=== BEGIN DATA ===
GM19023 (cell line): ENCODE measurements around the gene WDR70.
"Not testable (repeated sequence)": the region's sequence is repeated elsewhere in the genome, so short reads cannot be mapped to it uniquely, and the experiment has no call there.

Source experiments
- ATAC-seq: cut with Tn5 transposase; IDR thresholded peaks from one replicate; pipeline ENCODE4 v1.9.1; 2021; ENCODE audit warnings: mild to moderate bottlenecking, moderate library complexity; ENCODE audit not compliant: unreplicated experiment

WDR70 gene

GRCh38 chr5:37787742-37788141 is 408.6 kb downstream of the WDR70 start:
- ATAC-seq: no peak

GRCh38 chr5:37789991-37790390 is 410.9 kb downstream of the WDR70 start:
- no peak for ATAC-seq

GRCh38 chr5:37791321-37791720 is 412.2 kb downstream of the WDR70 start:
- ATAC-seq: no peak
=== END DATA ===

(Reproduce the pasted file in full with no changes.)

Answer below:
GM19023 (cell line): ENCODE measurements around the gene WDR70.
"Not testable (repeated sequence)": the region's sequence is repeated elsewhere in the genome, so short reads cannot be mapped to it uniquely, and the experiment has no call there.

Source experiments
- ATAC-seq: cut with Tn5 transposase; IDR thresholded peaks from one replicate; pipeline ENCODE4 v1.9.1; 2021; ENCODE audit warnings: mild to moderate bottlenecking, moderate library complexity; ENCODE audit not compliant: unreplicated experiment

WDR70 gene

GRCh38 chr5:37787742-37788141 is 408.6 kb downstream of the WDR70 start:
- ATAC-seq: no peak

GRCh38 chr5:37789991-37790390 is 410.9 kb downstream of the WDR70 start:
- no peak for ATAC-seq

GRCh38 chr5:37791321-37791720 is 412.2 kb downstream of the WDR70 start:
- ATAC-seq: no peak